Kawdara Haakh, a victim of land conversion

BK News Desk/Srinagar
December 3, 2017 0 Comments STATE 119 Views

The Hakh (Kale) of Kawdara commonly called as Kawdara Hakh which was considered as one of the popular varieties of Kashmiri food is no more decorating the Kashmiri feasts. Stretched over the vast area in Kawdara area of Srinagar, it cultivation has decreased over

the past few years.

Increased population, rampant constructions and reluctance of younger generation of farmer families to rely on vegetable cultivation for earning their livelihood are viewed as main factors for the decrease in hakh production.

Owing to the growing prices of land in the downtown area the farmers who were producing the Kale are now using the same land for the construction of their houses.

Muhammad Farooq who has been supporting his family by cultivating Kale attributes the conversion of Kawadara hakh farms for construction purposes to the escalating cost of land elsewhere.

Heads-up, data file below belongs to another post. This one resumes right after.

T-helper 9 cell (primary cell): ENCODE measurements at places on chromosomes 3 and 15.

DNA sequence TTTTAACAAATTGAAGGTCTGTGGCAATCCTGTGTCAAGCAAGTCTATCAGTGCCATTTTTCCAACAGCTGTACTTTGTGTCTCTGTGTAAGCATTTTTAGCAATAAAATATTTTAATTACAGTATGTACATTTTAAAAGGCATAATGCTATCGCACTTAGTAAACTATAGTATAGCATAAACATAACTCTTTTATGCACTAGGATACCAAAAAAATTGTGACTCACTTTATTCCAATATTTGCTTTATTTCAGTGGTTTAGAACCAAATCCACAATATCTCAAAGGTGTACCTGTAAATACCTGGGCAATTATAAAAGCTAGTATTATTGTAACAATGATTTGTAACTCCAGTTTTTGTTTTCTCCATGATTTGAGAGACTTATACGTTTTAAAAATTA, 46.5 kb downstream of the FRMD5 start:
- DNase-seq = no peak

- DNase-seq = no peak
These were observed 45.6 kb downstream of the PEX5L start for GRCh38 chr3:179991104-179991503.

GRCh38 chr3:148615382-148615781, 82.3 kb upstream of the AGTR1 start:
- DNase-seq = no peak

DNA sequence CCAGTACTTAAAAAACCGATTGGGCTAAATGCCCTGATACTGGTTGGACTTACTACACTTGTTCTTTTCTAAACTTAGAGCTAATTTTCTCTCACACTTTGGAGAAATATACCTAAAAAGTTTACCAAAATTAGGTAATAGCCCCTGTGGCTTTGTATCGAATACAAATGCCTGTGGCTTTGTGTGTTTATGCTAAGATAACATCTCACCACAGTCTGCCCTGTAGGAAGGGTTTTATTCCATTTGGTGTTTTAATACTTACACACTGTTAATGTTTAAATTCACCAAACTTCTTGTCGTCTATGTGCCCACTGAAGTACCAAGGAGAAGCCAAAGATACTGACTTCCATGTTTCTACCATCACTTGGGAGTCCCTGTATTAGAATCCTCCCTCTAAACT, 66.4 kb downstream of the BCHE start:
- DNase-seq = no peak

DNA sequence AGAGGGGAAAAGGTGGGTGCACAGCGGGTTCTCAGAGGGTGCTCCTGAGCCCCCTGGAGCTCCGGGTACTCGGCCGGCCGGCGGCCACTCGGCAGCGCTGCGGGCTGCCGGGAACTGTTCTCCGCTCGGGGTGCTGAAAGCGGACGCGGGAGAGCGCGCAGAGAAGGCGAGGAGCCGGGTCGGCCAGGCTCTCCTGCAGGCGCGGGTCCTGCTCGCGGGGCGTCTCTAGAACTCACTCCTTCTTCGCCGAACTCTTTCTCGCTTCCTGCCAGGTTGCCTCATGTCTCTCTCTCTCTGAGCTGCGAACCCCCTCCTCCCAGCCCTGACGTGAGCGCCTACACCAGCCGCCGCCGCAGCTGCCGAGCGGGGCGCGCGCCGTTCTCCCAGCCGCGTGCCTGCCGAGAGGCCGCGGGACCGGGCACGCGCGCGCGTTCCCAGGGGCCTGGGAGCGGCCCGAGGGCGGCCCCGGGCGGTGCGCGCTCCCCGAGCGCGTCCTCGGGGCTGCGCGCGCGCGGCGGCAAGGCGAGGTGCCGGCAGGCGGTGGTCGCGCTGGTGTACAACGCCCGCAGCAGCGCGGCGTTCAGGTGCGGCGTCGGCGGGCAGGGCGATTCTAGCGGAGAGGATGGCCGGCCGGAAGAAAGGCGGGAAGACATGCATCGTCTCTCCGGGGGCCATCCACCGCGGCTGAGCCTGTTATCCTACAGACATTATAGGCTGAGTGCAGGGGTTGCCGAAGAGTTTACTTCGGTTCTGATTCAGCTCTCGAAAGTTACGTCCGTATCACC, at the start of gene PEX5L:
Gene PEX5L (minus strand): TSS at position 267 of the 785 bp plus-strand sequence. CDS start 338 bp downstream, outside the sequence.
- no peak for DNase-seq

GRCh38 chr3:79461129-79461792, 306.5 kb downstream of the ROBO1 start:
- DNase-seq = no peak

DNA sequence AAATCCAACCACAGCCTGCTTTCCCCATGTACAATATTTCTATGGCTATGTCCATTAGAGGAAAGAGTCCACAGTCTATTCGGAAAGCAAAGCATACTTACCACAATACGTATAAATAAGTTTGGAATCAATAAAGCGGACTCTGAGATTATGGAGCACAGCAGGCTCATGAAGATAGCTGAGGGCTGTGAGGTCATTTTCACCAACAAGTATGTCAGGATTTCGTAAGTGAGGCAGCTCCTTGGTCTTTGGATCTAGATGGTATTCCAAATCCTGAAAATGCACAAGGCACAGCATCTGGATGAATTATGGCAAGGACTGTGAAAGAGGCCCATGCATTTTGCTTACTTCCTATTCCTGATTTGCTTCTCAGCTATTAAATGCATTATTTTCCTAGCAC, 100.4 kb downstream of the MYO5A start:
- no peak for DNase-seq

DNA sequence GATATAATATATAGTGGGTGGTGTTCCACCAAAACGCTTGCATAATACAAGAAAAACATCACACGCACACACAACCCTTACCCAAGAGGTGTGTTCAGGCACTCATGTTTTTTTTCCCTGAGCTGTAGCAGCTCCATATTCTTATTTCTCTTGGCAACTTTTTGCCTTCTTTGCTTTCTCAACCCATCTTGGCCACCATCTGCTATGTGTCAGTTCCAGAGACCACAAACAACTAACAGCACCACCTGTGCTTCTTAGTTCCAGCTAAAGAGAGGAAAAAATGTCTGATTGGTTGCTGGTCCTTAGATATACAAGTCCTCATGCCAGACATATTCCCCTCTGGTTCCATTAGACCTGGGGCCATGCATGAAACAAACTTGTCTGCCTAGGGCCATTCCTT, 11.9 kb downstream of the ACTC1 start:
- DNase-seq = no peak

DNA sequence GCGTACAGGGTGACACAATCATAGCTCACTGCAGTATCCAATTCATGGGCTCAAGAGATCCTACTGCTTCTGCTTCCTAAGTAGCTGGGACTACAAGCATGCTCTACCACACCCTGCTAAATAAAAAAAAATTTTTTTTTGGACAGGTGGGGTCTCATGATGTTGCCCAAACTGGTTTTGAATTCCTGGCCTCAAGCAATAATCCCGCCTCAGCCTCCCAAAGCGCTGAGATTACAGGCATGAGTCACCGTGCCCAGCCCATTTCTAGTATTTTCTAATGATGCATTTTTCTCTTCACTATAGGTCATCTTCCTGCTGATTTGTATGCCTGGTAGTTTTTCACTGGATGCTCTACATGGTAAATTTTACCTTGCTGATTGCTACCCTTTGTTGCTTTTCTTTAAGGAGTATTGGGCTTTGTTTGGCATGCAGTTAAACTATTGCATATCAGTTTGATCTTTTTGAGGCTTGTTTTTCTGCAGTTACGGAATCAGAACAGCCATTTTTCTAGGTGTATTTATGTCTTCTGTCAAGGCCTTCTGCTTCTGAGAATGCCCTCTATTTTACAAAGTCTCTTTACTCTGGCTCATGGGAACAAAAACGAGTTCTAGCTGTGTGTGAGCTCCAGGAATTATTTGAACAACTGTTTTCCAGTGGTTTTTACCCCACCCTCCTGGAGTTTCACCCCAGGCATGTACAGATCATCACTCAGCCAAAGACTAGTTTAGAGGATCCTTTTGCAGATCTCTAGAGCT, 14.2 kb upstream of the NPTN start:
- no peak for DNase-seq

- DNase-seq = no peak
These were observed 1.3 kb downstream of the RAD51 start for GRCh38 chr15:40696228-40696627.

“The cost of the land in downtown area has sky rocketed over the past few years. A single Marla of land cost more than five lakhs and we can’t afford to buy land in other parts of city so under compulsion constructions are coming up on this land,” he said.

While Farooq says that earning from Kale cultivation is enough for sustenance of the farmer families, there are some people who also make a living by cultivating hakh and say that it is no longer sufficient to meet daily expenses.

Another resident of Kawdara said, “The hakh we grow here needs a lot of hard work and the area we have here is shared by lots of people.

The market price of hakh is very low and our expenses exceeds the profit we make. We cannot afford our families on such low income made by the hakh production.”

Besides its low cost, the elderly people articulate that the younger generation have adopted other forms of business and are reluctant to work hard for the cultivation of hakh as they feel stigma attached to it.

“The new generation of farmers is looking for other alternatives for earning their livelihood. Some of them even sell their land which is then mostly used for constructing houses. There is a sort of inferiority complex attached with this work. All this leads to the less production of Hakh,”said an elderly person of the area.

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